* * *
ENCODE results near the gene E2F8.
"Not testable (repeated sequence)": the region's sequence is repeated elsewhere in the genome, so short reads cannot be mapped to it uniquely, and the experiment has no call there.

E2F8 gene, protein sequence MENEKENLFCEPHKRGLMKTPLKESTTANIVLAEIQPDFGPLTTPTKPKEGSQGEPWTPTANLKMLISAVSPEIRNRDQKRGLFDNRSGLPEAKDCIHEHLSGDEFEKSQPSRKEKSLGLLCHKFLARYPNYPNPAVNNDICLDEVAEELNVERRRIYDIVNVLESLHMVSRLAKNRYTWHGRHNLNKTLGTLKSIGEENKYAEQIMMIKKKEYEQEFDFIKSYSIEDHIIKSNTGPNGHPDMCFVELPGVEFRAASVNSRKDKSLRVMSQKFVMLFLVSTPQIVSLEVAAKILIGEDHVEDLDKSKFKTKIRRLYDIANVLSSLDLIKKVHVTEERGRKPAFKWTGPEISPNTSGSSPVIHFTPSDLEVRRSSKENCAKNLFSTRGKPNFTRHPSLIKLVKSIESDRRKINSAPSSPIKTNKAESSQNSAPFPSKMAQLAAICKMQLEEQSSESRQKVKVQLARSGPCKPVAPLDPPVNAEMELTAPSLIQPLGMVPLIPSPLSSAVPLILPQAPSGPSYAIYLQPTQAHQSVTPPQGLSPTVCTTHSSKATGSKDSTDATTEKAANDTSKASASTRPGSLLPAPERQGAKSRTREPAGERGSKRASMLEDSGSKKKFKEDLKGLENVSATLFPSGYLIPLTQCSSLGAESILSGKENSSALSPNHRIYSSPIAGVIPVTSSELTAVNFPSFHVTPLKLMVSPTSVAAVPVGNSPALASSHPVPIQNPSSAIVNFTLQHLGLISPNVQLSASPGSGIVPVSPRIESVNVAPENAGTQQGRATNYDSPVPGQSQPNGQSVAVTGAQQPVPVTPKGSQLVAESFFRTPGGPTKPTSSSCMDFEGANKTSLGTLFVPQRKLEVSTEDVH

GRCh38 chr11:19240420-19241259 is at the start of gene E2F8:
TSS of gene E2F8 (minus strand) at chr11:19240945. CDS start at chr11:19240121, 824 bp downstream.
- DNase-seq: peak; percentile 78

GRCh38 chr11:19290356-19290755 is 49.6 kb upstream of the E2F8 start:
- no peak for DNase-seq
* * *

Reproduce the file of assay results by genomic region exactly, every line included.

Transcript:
ENCODE results near the gene E2F8.
"Not testable (repeated sequence)": the region's sequence is repeated elsewhere in the genome, so short reads cannot be mapped to it uniquely, and the experiment has no call there.

E2F8 gene, protein sequence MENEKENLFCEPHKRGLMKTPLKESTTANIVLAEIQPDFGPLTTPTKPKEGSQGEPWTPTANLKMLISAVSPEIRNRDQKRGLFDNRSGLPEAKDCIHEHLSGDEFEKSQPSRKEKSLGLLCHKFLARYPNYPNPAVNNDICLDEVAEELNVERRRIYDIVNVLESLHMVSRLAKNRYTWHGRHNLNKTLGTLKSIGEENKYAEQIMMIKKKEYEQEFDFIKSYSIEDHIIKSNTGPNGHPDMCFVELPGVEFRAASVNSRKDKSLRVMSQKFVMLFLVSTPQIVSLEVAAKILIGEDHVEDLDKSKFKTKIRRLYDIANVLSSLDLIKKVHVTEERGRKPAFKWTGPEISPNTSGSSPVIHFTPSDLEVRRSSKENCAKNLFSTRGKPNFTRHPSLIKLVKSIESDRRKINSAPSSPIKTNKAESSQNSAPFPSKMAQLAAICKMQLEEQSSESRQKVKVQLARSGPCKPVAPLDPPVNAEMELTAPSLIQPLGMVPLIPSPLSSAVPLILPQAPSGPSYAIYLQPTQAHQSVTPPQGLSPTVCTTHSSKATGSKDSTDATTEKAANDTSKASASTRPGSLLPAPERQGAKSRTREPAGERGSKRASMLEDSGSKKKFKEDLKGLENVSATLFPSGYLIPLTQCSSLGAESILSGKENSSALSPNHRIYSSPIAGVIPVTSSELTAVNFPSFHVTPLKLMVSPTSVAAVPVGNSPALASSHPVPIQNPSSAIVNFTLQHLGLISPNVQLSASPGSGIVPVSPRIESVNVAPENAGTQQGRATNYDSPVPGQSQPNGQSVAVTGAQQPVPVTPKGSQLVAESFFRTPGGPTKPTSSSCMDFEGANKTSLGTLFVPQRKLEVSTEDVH

GRCh38 chr11:19240420-19241259 is at the start of gene E2F8:
TSS of gene E2F8 (minus strand) at chr11:19240945. CDS start at chr11:19240121, 824 bp downstream.
- DNase-seq: peak; percentile 78

GRCh38 chr11:19290356-19290755 is 49.6 kb upstream of the E2F8 start:
- no peak for DNase-seq